The Scarlet Letter

 The Scarlet Letter, written by Nathaniel Hawthorne in 1850, is a classic piece of American literature. It follows the story of Hester Prynne, who has committed adultery and must wear an "A" on her chest as punishment. Throughout the novel, readers explore themes such as guilt, hypocrisy and revenge while also gaining insight into Puritan culture during this time period.

 The novel begins with Hester being publicly humiliated for her actions and sentenced to stand upon a scaffold with her daughter Pearl. As she stands there wearing the letter A, people around town begin to speculate about why she was given this punishment. Through flashbacks from different characters, we learn more about what happened between Hester and Reverend Dimmesdale, which resulted in their secret affair that ultimately led to Pearl's birth.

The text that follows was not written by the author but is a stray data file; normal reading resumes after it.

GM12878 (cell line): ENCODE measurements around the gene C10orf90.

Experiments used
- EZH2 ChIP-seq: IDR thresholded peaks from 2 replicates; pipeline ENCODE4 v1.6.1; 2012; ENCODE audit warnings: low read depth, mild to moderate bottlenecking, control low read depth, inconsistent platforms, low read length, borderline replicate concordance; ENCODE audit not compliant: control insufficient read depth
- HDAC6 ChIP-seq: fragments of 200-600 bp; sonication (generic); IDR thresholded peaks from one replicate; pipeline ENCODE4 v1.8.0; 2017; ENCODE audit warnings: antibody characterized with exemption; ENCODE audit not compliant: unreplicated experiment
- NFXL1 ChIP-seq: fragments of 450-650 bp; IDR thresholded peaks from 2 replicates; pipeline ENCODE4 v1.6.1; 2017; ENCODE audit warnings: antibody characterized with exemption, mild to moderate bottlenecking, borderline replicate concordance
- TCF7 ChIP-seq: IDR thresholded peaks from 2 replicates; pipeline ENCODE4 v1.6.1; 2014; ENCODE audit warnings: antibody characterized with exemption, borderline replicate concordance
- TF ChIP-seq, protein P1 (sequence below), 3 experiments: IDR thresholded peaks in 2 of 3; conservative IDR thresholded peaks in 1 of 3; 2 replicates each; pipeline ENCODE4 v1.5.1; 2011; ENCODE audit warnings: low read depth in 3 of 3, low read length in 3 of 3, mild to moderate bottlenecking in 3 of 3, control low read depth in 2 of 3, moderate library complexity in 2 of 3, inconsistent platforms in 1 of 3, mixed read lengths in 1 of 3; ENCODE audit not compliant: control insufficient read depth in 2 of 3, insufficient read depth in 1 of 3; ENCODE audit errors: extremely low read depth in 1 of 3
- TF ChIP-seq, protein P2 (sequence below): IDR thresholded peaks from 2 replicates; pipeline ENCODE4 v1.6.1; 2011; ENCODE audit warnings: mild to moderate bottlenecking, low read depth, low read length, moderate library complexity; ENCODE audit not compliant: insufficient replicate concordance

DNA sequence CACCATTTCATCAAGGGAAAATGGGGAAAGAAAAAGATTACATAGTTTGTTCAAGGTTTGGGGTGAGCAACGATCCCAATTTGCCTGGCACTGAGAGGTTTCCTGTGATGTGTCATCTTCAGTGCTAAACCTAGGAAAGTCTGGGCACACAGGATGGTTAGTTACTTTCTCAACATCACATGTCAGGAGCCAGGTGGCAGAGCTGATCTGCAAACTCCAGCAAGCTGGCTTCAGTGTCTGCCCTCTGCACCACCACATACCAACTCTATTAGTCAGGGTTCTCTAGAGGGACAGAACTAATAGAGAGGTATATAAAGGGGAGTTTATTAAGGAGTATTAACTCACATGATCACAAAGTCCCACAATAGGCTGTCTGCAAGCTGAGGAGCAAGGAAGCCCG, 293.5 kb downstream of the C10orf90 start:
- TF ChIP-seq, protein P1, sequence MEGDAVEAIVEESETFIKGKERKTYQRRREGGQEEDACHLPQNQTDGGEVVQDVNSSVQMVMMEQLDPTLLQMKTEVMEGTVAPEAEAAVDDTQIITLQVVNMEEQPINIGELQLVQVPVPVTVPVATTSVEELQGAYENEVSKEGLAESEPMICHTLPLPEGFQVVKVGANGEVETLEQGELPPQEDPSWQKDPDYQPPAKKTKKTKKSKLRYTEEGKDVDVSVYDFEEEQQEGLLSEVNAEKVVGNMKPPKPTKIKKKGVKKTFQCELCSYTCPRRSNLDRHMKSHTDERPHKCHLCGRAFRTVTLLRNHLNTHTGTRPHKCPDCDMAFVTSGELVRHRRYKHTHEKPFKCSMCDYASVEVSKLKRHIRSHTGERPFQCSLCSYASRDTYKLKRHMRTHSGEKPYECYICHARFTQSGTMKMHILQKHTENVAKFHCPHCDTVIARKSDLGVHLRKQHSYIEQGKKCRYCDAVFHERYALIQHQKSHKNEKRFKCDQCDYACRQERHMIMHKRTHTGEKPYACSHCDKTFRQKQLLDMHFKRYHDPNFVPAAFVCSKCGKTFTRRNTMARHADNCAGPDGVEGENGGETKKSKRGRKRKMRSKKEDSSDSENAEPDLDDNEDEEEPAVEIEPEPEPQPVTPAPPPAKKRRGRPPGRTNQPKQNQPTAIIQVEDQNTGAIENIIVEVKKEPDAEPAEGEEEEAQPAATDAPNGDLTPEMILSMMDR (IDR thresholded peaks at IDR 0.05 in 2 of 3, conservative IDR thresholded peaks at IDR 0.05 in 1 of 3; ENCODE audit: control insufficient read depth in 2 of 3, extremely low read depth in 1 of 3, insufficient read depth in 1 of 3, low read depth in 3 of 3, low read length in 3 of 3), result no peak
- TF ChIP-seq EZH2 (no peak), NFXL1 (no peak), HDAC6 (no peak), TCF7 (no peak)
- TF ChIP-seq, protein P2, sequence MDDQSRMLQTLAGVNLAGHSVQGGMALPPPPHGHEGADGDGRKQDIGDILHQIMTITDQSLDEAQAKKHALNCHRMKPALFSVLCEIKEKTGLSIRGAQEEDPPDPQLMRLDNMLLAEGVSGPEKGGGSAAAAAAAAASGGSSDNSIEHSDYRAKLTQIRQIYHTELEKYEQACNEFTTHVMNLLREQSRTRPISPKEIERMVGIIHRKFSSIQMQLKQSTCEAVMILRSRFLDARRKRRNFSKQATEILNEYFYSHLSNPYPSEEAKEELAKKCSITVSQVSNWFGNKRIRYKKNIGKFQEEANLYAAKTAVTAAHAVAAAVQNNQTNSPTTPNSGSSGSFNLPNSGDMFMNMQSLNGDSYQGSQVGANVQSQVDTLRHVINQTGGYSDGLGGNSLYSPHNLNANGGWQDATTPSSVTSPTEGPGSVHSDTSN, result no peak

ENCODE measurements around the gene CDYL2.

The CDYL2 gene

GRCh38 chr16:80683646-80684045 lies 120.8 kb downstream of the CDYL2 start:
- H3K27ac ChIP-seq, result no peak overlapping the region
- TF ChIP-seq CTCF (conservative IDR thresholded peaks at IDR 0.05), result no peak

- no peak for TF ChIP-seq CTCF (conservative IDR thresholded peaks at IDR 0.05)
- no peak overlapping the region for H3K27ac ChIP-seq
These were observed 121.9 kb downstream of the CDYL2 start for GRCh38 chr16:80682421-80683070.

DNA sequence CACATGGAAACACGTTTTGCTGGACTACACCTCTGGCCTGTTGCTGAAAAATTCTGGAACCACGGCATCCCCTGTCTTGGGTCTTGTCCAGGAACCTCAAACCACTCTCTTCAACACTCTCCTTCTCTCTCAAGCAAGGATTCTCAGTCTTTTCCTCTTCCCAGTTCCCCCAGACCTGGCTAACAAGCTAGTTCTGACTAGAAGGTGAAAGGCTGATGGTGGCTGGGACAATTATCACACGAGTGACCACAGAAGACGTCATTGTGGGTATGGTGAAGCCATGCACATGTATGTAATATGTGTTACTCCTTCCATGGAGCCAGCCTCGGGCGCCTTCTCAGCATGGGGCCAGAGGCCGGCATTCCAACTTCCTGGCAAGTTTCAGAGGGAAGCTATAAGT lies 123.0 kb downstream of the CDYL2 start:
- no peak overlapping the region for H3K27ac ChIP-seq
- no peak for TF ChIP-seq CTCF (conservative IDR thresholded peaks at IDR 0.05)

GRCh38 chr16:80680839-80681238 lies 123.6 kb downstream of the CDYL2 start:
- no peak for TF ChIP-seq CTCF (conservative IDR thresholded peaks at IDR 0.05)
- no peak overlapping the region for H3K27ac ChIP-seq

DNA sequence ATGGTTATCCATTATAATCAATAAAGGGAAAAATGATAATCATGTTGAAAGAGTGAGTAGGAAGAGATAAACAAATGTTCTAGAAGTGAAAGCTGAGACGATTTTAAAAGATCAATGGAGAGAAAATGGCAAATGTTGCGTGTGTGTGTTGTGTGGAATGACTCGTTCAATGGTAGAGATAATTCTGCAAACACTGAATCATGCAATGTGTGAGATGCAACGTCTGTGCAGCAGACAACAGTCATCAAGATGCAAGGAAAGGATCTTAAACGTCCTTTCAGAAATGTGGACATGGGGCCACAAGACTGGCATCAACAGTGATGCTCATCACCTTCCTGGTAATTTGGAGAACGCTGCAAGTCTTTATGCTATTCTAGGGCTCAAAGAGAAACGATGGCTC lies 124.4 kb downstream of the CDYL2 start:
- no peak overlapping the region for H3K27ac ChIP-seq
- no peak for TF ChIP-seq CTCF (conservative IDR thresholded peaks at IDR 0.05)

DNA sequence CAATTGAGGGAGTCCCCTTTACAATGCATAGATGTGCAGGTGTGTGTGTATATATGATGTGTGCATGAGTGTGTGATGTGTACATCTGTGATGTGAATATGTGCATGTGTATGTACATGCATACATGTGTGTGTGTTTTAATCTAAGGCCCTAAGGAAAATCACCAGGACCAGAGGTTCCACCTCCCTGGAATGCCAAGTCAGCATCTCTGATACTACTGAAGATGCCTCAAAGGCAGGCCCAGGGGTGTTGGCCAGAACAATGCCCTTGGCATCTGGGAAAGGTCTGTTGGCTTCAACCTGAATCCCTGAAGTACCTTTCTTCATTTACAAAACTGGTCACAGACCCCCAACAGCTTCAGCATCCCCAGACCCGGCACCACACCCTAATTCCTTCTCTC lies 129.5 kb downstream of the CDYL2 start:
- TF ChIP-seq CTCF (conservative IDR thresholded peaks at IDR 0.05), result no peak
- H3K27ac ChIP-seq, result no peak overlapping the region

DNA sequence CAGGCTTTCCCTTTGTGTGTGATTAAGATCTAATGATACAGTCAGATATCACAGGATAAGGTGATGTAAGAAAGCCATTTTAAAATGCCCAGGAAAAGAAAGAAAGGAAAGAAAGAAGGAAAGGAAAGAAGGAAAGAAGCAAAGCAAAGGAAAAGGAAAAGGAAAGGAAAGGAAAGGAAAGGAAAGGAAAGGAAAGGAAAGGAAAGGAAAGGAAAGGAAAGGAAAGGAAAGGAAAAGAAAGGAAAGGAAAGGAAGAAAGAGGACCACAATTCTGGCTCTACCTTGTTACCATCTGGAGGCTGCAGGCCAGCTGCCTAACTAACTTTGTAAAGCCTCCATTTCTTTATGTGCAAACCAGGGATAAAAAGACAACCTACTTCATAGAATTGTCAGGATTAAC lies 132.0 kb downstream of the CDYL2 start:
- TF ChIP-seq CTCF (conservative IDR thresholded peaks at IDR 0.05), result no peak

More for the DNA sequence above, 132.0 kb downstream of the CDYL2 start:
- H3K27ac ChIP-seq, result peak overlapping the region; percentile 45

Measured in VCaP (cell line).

Throughout the book, we see how each character deals with their inner struggles, whether it be through public shaming or self-inflicted pain - all while trying to maintain some sort of moral code within their own personal lives and belief systems. The scarlet letter serves as a constant reminder not only for those looking at it but also for those carrying it, symbolizing both shame and redemption depending on how one chooses to interpret its meaning throughout the course of events that take place within the novel itself.